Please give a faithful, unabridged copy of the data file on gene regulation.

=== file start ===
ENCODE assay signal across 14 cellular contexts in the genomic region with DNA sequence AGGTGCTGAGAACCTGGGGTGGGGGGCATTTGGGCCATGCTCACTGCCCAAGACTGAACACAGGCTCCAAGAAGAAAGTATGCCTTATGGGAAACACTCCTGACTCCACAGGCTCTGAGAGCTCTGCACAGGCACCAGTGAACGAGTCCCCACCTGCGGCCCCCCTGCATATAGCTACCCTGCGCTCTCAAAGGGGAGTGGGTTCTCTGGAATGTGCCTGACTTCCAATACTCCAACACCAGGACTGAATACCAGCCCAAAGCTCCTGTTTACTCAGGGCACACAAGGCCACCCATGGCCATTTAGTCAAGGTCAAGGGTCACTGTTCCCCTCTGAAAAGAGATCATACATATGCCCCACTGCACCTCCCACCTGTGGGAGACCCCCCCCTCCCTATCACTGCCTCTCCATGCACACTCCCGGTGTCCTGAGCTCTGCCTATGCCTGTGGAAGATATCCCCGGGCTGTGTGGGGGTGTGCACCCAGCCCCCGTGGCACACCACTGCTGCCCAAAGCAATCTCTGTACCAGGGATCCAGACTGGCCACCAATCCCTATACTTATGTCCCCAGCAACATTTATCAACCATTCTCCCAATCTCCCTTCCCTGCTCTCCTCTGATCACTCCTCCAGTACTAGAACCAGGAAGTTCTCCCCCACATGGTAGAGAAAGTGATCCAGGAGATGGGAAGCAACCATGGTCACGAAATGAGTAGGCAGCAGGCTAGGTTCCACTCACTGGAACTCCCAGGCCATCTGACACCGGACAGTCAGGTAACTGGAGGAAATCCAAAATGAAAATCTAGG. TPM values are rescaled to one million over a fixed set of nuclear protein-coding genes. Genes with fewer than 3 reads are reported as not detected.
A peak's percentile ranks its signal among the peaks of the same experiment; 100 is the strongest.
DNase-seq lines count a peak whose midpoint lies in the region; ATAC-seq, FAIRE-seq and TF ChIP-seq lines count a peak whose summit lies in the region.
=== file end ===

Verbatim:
ENCODE assay signal across 14 cellular contexts in the genomic region with DNA sequence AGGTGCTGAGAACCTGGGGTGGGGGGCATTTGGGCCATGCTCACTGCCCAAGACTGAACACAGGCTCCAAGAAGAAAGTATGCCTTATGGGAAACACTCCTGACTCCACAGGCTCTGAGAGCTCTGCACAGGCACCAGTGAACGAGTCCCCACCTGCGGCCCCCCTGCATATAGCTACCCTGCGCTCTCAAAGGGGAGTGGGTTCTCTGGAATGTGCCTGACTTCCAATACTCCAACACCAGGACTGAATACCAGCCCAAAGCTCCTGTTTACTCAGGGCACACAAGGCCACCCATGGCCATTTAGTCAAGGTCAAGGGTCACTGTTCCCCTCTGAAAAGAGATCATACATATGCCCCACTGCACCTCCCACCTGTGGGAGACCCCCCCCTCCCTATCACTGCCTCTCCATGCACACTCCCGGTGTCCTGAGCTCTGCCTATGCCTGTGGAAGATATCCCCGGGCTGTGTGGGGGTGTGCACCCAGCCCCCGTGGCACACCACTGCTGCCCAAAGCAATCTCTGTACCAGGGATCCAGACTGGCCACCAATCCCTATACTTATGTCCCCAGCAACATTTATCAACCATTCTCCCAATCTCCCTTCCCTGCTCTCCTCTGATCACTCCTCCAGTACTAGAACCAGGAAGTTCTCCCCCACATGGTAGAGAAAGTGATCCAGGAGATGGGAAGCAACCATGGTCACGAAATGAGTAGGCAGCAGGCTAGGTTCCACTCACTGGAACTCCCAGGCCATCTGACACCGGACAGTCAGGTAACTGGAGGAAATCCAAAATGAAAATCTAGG. TPM values are rescaled to one million over a fixed set of nuclear protein-coding genes. Genes with fewer than 3 reads are reported as not detected.
A peak's percentile ranks its signal among the peaks of the same experiment; 100 is the strongest.
DNase-seq lines count a peak whose midpoint lies in the region; ATAC-seq, FAIRE-seq and TF ChIP-seq lines count a peak whose summit lies in the region.